Of the 265 exhibitors attending this summer's Licensing Industry Merchandisers' Association meeting here, close to 60 of them were representing corporations seeking to profit from the explosion of licensed products.
In 1994, $13 billion in retail sales were generated from corporate licensed products in the U.S. and Canada, while worldwide sales of all licensed goods reached $102 billion, according to The Licensing Letter. Only 15 years ago, $13 billion was the total revenue from all licensed products.
Industry watchers say this growth is "well outpacing" that of general business conditions and predict the numbers will continue to swell, especially in the corporate licensing segment.
"Corporations that have invested millions and millions are finally realizing the profitability of their products," said Murray Altchuler, the licensing association's executive director.
Borrowing a page from fashion and soft-drink company licensing tactics of the last decade, many companies are now trying to capitalize on their brands' images.
One of the most successful examples of this has been Harley-Davidson, which, in conjunction with the Beanstalk Group, a New York-based licensing agency, was recently recognized by LIMA for its brand extension work with bicycles.
"Harley-Davidson has a very strong image," said Michael Stone, co-chairman of the Beanstalk Group, who believes the merchandise and services available with the Harley name on it empower people to "embrace the mythology without owning a motorcycle."
Licensing also creates greater brand awareness, especially if a corporation would like to expand beyond a core product. "We try to build on the products we already have in-house and expand on that," said Lynn Krominga, president of licensing at Revlon, the cosmetics marketer that has licensed products in 12 categories.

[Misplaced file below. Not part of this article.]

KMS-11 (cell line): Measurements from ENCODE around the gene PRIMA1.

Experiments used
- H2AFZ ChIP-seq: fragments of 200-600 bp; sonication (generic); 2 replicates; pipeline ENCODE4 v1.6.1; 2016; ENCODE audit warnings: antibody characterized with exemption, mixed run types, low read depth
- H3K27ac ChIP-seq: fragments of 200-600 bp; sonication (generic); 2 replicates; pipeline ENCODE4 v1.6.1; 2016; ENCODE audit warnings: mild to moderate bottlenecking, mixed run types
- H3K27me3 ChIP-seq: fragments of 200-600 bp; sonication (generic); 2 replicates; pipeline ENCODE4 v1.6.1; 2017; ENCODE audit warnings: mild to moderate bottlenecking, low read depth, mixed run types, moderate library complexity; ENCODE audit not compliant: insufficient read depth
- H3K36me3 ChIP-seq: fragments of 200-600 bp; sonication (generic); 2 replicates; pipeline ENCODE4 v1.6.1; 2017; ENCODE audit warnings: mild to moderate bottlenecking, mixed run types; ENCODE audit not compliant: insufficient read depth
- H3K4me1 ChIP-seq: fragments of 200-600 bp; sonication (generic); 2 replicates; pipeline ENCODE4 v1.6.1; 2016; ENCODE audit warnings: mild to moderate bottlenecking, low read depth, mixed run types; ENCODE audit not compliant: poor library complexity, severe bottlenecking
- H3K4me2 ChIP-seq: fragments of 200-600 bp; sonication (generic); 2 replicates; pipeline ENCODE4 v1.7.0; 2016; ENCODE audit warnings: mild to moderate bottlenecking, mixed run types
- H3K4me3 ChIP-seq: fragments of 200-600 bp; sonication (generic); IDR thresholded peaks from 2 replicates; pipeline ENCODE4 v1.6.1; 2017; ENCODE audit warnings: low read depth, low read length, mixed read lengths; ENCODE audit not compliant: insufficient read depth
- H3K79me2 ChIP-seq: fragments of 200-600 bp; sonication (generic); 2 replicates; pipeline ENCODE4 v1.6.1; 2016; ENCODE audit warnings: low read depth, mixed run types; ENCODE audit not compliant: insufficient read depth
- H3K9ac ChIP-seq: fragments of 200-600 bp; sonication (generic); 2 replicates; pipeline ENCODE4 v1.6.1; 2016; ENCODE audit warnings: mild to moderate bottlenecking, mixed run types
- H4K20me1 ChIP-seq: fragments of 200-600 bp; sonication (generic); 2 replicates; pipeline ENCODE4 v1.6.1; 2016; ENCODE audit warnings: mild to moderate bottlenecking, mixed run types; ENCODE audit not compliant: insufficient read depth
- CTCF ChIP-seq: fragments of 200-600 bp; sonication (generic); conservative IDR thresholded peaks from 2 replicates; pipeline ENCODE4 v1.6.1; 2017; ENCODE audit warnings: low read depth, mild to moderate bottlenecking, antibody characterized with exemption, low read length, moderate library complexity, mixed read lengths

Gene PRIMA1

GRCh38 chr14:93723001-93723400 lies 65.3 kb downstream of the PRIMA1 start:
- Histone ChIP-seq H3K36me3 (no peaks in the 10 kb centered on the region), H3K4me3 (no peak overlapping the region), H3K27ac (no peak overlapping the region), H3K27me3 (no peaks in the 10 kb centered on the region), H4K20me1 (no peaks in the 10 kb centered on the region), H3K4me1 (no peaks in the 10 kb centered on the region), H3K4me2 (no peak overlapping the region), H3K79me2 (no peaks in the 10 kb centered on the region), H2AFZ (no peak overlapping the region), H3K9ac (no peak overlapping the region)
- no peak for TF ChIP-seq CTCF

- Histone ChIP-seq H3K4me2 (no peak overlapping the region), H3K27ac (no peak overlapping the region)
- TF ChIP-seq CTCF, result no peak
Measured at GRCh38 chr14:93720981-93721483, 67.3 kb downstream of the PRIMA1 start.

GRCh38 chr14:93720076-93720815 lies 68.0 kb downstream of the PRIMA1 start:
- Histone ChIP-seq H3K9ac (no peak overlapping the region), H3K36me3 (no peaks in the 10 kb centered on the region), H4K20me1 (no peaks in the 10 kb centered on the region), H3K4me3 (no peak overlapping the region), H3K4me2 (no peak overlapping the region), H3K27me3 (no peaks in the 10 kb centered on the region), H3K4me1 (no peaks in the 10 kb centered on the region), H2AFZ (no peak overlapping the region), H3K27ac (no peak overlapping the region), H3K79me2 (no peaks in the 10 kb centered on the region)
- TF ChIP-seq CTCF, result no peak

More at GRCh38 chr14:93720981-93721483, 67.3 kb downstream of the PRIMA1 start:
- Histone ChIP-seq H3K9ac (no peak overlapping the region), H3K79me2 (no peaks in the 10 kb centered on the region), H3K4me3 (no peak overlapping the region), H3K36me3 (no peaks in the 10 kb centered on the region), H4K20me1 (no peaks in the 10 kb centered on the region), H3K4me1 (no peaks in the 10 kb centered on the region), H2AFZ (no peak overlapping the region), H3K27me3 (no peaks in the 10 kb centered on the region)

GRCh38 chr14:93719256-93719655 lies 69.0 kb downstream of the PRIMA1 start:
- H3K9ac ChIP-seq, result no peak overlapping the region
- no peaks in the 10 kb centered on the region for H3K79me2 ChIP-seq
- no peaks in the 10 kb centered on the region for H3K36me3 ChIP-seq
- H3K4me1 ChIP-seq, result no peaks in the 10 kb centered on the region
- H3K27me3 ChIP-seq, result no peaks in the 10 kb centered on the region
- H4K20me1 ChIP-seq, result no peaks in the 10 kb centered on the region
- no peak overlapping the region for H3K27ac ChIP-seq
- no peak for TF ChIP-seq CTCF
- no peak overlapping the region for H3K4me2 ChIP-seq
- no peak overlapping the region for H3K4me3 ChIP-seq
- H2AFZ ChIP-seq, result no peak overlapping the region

Increasing awareness through licensing can have damaging results, though, if not handled carefully.
"Too much of what has been done with licensing-specifically corporate licensing-has been questionable as it relates back to the core business," said Allan Feldman, president of Leveraged Marketing Corp. of America.
Mr. Feldman pointed out there are many opportunities for confusing the customers who have been loyal to a brand, and when a corporation seeks to expand in a new direction it could have damaging results. "You just don't want to mess with the core group of consumers," he said.
Faberge, for example, recently introduced its "House of Faberge" collection of dishware, jewelry and other fine products with the image of the famous Faberge Eggs on them to resurrect the Faberge brand image circa 1900. However, 95 years later, the Faberge name is more commonly associated with mass market products like Brut men's cologne.
Mr. Stone and others said that they have yet to see a licensing failure impact a brand for long because of the "quiet" type of licensing corporations tend to do as opposed to that of most movies and other "loud" properties.
"When you get into products like these, you're really positioning your brand for a long life," said Carole Francesca, VP-licensing of Faberge. "It underscores everything you are doing for the long haul."